The 4th subtask is am implementation of privilege checks for new commands.
It is achieved already by having EXPLAIN simply going through the same code
paths as INSERT/REPLACE/etc. The only exclusions are checks for views:
we need the SHOW VIEW privilege for every explained view.


INSERT and REPLACE also have two syntax forms/implementations: with or without
SELECT. The first form implementation is similar to multitable UPDATE/DELETE,
so EXPLAIN works the same way. The second form doesn't access tables like
SELECT, so EXPLAIN is trivial there: QEP consists of "No tables used" line.


Multiple-table UPDATE/DELETE and INSERT/REPLACE ... SELECT
----------------------------------------------------------

The main idea is to reuse mysql_select() infrastructure to output QEP of
INSERT/REPLACE/UPDATE/DELETE like EXPLAIN SELECT does.

Pseudocode for EXPLAIN SELECT execution:

1  if (lex->describe)
2  {
3    select_send explain_result_data_set;
4    thd->send_explain_fields(&explain_result_data_set);
5    mysql_select(...&explain_result_data_set);
6  }

The only differences from the normal SELECT evaluation are:

1  if (lex->describe)

(The server also uses the lex->describe flag inside mysql_select() to recognize
EXPLAIN mode) and

4    thd->send_explain_fields(&explain_result_data_set);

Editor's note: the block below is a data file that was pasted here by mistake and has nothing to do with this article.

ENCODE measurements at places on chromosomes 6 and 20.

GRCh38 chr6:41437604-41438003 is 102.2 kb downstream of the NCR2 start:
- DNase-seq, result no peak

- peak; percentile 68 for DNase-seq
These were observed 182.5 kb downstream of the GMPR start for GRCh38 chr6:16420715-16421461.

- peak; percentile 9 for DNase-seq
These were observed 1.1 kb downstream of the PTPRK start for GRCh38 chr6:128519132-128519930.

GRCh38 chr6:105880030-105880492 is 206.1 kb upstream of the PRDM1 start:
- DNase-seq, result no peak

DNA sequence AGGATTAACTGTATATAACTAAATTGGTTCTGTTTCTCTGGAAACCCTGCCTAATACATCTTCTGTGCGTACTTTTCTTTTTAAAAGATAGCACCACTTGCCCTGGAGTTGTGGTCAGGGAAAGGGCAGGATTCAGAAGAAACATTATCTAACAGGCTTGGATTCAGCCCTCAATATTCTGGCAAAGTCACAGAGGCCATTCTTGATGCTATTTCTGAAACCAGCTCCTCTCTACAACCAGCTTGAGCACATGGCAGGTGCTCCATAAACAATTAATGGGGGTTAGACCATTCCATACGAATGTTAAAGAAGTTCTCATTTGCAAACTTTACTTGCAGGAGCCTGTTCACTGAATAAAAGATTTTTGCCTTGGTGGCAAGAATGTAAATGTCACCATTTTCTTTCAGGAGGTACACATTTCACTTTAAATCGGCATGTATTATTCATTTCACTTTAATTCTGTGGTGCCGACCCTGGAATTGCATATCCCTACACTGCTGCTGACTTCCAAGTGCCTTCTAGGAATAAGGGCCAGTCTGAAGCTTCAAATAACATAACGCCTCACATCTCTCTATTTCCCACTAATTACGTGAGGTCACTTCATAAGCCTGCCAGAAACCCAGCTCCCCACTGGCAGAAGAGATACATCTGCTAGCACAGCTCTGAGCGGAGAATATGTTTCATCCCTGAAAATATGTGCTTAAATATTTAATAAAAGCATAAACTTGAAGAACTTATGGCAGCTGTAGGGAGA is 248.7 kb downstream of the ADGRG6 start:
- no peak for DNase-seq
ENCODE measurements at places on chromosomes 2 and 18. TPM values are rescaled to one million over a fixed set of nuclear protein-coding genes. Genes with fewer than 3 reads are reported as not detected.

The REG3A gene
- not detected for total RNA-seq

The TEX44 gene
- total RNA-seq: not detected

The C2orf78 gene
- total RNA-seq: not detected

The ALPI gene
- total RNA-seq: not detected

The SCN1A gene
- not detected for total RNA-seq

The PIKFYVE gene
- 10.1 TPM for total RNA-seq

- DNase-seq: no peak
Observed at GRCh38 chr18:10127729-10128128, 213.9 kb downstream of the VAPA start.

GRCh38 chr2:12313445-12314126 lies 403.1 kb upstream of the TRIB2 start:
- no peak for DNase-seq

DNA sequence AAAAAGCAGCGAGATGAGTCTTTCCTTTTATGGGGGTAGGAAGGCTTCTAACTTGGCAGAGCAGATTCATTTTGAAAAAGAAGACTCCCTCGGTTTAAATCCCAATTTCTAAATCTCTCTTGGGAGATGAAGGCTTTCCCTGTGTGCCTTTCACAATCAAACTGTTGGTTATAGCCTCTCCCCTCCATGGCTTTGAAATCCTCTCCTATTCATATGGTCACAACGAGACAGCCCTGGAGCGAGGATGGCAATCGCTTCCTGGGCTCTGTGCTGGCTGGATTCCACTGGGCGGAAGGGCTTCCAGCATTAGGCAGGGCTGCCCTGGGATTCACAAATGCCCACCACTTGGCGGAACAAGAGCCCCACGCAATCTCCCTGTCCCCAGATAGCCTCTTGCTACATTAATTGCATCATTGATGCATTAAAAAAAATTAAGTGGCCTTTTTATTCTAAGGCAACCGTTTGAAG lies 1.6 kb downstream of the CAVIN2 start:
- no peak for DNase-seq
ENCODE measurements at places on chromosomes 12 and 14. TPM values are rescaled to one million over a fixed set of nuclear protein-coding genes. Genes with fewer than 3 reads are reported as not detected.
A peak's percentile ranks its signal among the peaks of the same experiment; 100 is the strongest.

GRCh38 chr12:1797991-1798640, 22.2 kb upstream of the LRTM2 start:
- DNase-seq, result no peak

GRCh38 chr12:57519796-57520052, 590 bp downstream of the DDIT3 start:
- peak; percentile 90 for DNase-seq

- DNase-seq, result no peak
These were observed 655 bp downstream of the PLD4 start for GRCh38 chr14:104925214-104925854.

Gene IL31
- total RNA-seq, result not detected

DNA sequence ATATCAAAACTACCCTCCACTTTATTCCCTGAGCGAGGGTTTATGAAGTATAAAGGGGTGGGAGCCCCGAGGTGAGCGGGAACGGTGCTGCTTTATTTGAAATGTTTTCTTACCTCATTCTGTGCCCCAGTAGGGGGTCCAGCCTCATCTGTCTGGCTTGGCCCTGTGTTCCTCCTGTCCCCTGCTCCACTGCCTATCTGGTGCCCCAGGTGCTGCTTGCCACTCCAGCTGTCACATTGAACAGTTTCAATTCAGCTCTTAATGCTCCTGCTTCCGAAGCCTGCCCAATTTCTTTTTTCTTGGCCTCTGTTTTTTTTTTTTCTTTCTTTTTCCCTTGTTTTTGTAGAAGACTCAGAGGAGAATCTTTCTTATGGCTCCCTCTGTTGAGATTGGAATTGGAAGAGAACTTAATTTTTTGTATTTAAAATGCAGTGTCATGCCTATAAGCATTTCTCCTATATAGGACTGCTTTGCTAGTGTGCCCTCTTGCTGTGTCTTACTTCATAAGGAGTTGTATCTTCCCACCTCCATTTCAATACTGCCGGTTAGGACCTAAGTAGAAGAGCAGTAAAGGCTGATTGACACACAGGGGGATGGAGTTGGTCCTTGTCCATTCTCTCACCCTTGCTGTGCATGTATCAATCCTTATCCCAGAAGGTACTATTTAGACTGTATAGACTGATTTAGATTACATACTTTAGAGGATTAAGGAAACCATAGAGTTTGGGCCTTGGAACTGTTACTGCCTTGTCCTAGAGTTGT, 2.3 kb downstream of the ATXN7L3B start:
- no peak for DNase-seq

where the server substitutes output column metadata with QEP table column info.

Unfortunately, we can't use the same code for EXPLAIN
INSERT/REPLACE/UPDATE/DELETE even if it produce some probable QEP: actually
that QEP is not a plan of INSERT/REPLACE/... but a different plan of the
similar SELECT query since modifying queries (INSERT/REPLACE/...) have
different requirements to involved tables.

Pseudocode for multi-table UPDATE evaluation (other statements are same as for
SELECT):

1  mylti_update update_result;
2  mysql_select(...&update_result);

This update_result:
  a) controls the preparation of "equivalent" SELECT to make the QEP
     acceptable for further table data modification (prepare() and prepare2()
     methods of multi_update/multi_delete classes),
  b) it intercepts "equivalent" SELECT data to make decisions what table data
     to change and updates/deletes this selected data (send_data() methods).

I.e.:

 1  multi_update update_result;
 2  mysql_select(...&update_result)
 3  {
 4    JOIN::prepare()
 5    {
 6      update_result.prepare() || update_result::prepare2();
 7    }
 8    JOIN::optimize(); // there we have actual QEP
 9    JOIN::exec()
10    { // data modification, replication etc
11      update_result.send_data();
12    }
13    if (ok)
14      update_result.send_ok()
15  }
16  if (!ok)
17    update_result.abort_result_set()

It is good to have the QEP from the listing 1..8 above, but also we need to
avoid side effects of line 11..17. As well we have to output the QEP like
EXPLAIN SELECT does.

The solution is a new explain_send class that initializes tables like
INSERT/REPLACE...SELECT and multi-table UPDATE/DELETE do but doesn't
modify tables.
This class extends select_send class (from EXPLAIN SELECT implementation)
with prepare(), prepare2() and initialize_tables() method functionality
from select_insert/multi_update/multi_delete interceptor classes: